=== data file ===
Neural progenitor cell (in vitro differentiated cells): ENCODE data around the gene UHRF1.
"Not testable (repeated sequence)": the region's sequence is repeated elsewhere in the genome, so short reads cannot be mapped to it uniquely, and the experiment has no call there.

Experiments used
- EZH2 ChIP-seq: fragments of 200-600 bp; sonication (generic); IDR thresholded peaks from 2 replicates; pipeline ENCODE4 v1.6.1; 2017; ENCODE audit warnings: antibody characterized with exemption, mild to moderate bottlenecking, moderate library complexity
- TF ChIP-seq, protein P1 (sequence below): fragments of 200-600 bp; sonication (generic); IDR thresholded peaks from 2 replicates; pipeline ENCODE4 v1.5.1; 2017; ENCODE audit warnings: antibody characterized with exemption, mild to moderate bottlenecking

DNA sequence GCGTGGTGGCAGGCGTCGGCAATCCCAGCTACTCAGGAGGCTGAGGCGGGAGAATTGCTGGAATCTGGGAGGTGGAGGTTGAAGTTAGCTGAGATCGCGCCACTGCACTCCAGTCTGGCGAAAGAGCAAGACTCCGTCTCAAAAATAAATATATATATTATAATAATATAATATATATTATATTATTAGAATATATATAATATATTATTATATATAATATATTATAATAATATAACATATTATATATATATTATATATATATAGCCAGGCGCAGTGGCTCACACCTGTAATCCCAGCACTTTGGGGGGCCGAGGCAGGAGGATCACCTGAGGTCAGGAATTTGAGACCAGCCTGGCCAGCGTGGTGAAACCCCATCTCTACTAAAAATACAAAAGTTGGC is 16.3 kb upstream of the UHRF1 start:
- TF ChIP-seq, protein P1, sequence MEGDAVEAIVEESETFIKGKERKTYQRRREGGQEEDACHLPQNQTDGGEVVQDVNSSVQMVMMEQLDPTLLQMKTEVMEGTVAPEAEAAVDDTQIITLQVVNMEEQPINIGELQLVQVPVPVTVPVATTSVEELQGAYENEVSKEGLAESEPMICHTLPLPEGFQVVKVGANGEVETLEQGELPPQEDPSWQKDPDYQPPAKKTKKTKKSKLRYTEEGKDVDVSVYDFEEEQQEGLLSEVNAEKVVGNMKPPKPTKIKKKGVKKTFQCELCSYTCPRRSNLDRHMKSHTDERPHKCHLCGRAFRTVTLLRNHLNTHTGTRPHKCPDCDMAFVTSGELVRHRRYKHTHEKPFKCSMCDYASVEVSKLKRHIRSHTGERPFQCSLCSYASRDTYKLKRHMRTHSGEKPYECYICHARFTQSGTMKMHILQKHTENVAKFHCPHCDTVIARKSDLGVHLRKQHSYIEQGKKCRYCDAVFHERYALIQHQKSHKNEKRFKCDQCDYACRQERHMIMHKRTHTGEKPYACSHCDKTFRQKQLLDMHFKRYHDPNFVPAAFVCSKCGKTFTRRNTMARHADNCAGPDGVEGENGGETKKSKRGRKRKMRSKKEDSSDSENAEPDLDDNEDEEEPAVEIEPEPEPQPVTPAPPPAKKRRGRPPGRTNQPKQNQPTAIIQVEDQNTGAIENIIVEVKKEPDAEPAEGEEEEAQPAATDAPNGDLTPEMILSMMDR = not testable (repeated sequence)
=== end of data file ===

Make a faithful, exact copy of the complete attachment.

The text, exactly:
Neural progenitor cell (in vitro differentiated cells): ENCODE data around the gene UHRF1.
"Not testable (repeated sequence)": the region's sequence is repeated elsewhere in the genome, so short reads cannot be mapped to it uniquely, and the experiment has no call there.

Experiments used
- EZH2 ChIP-seq: fragments of 200-600 bp; sonication (generic); IDR thresholded peaks from 2 replicates; pipeline ENCODE4 v1.6.1; 2017; ENCODE audit warnings: antibody characterized with exemption, mild to moderate bottlenecking, moderate library complexity
- TF ChIP-seq, protein P1 (sequence below): fragments of 200-600 bp; sonication (generic); IDR thresholded peaks from 2 replicates; pipeline ENCODE4 v1.5.1; 2017; ENCODE audit warnings: antibody characterized with exemption, mild to moderate bottlenecking

DNA sequence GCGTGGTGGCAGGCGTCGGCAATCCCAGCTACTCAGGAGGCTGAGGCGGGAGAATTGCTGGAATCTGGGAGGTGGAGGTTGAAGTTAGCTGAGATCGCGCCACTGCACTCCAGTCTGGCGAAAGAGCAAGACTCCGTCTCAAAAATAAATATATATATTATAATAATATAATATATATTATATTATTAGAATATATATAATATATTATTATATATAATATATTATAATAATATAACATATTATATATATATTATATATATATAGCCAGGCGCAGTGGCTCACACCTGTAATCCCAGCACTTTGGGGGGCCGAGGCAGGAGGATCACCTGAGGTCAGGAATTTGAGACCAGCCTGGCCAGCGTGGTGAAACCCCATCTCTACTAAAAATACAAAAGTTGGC is 16.3 kb upstream of the UHRF1 start:
- TF ChIP-seq, protein P1, sequence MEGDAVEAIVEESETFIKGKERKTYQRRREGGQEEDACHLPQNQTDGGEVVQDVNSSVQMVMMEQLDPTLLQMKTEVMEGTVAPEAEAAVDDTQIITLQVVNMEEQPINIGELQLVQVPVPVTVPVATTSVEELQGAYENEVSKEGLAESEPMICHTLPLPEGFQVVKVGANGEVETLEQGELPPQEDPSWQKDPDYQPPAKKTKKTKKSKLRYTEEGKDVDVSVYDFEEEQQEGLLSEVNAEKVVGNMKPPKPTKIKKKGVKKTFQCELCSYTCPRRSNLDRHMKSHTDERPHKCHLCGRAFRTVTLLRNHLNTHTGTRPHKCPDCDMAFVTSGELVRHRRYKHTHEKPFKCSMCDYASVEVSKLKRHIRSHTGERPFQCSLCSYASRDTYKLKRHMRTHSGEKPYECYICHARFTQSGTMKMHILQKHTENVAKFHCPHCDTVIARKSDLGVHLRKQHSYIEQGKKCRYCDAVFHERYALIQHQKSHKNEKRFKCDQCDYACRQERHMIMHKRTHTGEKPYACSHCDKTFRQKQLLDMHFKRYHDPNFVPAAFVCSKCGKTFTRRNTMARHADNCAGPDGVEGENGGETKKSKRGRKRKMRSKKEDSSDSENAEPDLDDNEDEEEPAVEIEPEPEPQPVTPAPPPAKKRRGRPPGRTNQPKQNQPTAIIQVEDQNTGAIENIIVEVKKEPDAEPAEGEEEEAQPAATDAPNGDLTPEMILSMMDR = not testable (repeated sequence)